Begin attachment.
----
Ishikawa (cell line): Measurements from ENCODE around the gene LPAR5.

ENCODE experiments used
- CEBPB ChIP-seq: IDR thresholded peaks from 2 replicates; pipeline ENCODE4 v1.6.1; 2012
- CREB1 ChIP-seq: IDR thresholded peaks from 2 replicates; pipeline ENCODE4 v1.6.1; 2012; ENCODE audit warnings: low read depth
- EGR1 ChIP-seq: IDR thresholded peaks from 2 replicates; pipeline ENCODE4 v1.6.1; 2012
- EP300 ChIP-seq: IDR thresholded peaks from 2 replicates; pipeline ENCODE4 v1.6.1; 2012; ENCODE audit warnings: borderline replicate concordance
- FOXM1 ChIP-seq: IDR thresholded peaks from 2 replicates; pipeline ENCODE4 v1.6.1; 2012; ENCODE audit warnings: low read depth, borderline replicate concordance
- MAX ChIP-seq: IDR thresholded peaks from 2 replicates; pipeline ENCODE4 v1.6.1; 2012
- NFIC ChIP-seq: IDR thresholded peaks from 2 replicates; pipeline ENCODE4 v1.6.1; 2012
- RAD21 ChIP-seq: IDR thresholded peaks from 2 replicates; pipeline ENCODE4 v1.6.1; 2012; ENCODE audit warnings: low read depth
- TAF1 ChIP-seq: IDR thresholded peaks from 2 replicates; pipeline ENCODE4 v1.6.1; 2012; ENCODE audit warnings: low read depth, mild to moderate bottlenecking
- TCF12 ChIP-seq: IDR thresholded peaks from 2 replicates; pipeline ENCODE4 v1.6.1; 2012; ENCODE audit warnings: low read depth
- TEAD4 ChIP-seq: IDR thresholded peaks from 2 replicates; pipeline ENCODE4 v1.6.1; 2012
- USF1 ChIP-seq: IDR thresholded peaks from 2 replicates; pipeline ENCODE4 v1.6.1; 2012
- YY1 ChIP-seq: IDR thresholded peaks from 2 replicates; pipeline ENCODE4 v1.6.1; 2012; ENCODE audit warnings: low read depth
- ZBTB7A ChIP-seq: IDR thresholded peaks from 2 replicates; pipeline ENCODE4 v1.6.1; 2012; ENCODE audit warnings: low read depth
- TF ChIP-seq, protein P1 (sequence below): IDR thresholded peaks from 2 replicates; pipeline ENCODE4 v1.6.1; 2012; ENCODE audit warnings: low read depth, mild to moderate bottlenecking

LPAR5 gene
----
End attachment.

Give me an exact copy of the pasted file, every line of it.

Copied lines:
Ishikawa (cell line): Measurements from ENCODE around the gene LPAR5.

ENCODE experiments used
- CEBPB ChIP-seq: IDR thresholded peaks from 2 replicates; pipeline ENCODE4 v1.6.1; 2012
- CREB1 ChIP-seq: IDR thresholded peaks from 2 replicates; pipeline ENCODE4 v1.6.1; 2012; ENCODE audit warnings: low read depth
- EGR1 ChIP-seq: IDR thresholded peaks from 2 replicates; pipeline ENCODE4 v1.6.1; 2012
- EP300 ChIP-seq: IDR thresholded peaks from 2 replicates; pipeline ENCODE4 v1.6.1; 2012; ENCODE audit warnings: borderline replicate concordance
- FOXM1 ChIP-seq: IDR thresholded peaks from 2 replicates; pipeline ENCODE4 v1.6.1; 2012; ENCODE audit warnings: low read depth, borderline replicate concordance
- MAX ChIP-seq: IDR thresholded peaks from 2 replicates; pipeline ENCODE4 v1.6.1; 2012
- NFIC ChIP-seq: IDR thresholded peaks from 2 replicates; pipeline ENCODE4 v1.6.1; 2012
- RAD21 ChIP-seq: IDR thresholded peaks from 2 replicates; pipeline ENCODE4 v1.6.1; 2012; ENCODE audit warnings: low read depth
- TAF1 ChIP-seq: IDR thresholded peaks from 2 replicates; pipeline ENCODE4 v1.6.1; 2012; ENCODE audit warnings: low read depth, mild to moderate bottlenecking
- TCF12 ChIP-seq: IDR thresholded peaks from 2 replicates; pipeline ENCODE4 v1.6.1; 2012; ENCODE audit warnings: low read depth
- TEAD4 ChIP-seq: IDR thresholded peaks from 2 replicates; pipeline ENCODE4 v1.6.1; 2012
- USF1 ChIP-seq: IDR thresholded peaks from 2 replicates; pipeline ENCODE4 v1.6.1; 2012
- YY1 ChIP-seq: IDR thresholded peaks from 2 replicates; pipeline ENCODE4 v1.6.1; 2012; ENCODE audit warnings: low read depth
- ZBTB7A ChIP-seq: IDR thresholded peaks from 2 replicates; pipeline ENCODE4 v1.6.1; 2012; ENCODE audit warnings: low read depth
- TF ChIP-seq, protein P1 (sequence below): IDR thresholded peaks from 2 replicates; pipeline ENCODE4 v1.6.1; 2012; ENCODE audit warnings: low read depth, mild to moderate bottlenecking

LPAR5 gene